So what is the LNAT?
The Law National Admissions Test (LNAT) is a 2 hour and 15-minute written exam for law students who are applying to certain UK universities. It is a computer-based exam that can be sat at different times with unique questions at each sitting. The test is taken at a Pearson centre, which is where you will have taken your driving theory in the UK.
You register to take the test online and book a time slot at a test centre near you – make sure you book early because convenient locations might book up quickly! It costs £50 to book the LNAT at EU test centres, and £70 outside the EU.
Why is the LNAT used?
The LNAT was established in 2004 and is currently used by nine UK universities. It used because law school receive highly competitive applications with straight A grades, therefore an extra factor to look at was needed.
They are not used instead of but alongside GCSEs and A levels.
When do I sit the LNAT?
This depends on whether you are applying for Oxford or another law university. Look at the chart below to see when would be best for you.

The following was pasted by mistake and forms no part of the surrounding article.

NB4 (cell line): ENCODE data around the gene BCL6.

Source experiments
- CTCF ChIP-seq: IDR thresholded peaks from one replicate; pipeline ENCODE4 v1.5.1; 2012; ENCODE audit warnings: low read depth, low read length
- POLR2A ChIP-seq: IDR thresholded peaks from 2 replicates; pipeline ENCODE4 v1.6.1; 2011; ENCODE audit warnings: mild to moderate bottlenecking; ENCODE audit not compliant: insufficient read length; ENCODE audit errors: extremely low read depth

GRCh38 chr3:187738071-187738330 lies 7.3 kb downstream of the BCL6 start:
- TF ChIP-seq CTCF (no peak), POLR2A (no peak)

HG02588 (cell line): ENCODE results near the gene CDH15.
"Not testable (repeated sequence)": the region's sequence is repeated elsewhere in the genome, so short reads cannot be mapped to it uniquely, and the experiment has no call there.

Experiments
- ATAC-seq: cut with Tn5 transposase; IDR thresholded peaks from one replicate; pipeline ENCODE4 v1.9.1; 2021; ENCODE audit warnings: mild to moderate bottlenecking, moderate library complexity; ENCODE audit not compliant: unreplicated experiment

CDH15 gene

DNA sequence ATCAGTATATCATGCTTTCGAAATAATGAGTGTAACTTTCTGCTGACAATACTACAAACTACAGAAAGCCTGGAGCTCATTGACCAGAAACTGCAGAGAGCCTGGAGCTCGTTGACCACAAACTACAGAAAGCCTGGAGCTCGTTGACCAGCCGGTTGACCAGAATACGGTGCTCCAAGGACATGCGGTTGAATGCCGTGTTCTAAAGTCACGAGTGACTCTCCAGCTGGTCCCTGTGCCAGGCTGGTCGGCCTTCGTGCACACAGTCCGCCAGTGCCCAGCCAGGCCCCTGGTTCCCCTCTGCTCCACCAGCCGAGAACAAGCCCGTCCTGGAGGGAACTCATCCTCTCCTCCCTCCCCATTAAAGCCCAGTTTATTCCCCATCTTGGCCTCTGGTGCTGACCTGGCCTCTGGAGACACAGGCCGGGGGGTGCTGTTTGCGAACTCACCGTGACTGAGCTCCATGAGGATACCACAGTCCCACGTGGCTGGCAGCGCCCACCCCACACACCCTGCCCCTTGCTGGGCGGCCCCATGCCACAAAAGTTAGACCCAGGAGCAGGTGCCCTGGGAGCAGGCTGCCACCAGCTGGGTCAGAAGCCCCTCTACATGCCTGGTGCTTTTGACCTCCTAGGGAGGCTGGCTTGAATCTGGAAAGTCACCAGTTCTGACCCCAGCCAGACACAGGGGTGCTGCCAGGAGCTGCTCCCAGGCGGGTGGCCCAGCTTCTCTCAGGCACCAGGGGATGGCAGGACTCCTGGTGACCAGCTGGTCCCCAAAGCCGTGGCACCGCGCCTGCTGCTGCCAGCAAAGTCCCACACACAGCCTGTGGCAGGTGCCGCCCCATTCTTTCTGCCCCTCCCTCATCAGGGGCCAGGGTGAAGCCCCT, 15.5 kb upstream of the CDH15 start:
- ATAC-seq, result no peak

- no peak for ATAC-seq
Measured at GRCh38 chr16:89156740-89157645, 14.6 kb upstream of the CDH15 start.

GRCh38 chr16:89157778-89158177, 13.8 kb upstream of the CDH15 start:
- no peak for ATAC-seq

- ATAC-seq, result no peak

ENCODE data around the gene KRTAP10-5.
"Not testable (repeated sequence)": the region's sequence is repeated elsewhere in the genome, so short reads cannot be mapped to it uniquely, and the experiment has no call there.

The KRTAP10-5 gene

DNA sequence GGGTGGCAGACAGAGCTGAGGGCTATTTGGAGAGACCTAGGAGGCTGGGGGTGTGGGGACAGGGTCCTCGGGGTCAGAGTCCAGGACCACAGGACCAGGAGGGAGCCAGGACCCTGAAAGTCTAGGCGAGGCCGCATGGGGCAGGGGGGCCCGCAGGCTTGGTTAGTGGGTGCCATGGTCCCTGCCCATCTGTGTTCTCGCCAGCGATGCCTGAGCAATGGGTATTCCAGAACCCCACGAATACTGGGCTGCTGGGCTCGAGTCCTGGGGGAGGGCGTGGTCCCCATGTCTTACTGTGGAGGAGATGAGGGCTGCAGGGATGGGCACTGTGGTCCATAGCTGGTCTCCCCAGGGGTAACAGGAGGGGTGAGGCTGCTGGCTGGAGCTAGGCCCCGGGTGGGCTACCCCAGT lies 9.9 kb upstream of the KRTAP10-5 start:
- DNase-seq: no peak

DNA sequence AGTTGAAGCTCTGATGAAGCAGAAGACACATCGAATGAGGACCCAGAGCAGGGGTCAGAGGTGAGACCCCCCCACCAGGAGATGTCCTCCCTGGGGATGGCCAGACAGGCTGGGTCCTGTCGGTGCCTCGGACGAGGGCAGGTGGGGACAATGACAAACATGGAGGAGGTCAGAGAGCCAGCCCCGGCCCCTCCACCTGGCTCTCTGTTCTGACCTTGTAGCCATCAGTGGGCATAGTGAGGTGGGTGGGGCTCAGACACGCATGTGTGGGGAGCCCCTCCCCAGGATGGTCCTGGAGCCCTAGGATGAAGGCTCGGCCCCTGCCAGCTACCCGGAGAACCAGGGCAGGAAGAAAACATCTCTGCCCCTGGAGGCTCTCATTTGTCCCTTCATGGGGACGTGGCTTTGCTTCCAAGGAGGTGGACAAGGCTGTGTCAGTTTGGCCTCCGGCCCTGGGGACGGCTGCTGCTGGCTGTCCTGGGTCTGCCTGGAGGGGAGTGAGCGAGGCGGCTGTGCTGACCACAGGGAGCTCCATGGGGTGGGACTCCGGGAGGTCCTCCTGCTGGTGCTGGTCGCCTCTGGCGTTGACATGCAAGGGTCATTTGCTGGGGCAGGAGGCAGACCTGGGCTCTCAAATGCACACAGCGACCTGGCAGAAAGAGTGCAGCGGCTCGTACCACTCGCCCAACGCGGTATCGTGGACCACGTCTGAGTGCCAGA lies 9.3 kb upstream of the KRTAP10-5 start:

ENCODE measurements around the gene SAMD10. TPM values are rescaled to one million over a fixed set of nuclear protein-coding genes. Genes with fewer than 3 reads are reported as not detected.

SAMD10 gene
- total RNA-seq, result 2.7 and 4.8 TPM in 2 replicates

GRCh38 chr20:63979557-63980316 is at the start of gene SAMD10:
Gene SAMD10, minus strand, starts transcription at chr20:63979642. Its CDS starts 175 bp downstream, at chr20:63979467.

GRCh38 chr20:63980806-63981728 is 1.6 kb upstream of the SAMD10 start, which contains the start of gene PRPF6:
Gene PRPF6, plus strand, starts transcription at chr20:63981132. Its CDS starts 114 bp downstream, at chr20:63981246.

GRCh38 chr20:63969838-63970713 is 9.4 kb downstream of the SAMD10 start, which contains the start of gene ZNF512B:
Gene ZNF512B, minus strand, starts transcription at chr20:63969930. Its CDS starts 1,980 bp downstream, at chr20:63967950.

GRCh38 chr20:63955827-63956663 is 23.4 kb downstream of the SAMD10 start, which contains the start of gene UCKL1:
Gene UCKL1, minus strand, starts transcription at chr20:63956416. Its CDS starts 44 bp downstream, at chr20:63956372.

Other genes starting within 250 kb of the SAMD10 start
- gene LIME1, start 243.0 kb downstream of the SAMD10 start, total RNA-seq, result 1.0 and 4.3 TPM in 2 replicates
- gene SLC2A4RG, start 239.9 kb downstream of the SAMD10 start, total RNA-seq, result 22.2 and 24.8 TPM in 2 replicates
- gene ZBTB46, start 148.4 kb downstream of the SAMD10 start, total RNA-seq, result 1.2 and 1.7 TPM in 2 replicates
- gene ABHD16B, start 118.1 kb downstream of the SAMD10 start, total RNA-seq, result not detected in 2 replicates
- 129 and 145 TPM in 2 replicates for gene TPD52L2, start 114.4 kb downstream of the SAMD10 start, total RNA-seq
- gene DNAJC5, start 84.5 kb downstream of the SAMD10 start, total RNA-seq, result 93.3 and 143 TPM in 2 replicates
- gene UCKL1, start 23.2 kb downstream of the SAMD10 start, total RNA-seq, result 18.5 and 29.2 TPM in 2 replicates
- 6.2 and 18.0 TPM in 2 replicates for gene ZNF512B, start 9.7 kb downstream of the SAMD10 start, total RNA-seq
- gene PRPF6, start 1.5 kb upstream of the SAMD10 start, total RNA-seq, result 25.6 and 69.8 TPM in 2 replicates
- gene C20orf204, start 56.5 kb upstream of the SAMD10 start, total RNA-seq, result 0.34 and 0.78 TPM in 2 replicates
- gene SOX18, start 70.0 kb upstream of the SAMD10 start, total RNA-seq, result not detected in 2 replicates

How is the LNAT scored?
Section A of the LNAT is scored out of 42 and is marked by a computer. There is no negative marking (minus marks for answering a question wrong), so every question should be at least attempted!
Section B (the essay section) is sent directly to the universities, they mark this section by themselves. They are testing your ability to construct a reasoned, persuasive and balanced argument.
How is the LNAT used?
The weighting of the LNAT depends from university to university. For example, The University of Bristol places a 25% weight on it. Universities use the LNAT for a reason and place a lot of importance on it, however, it is best to check each university for their specific usage.
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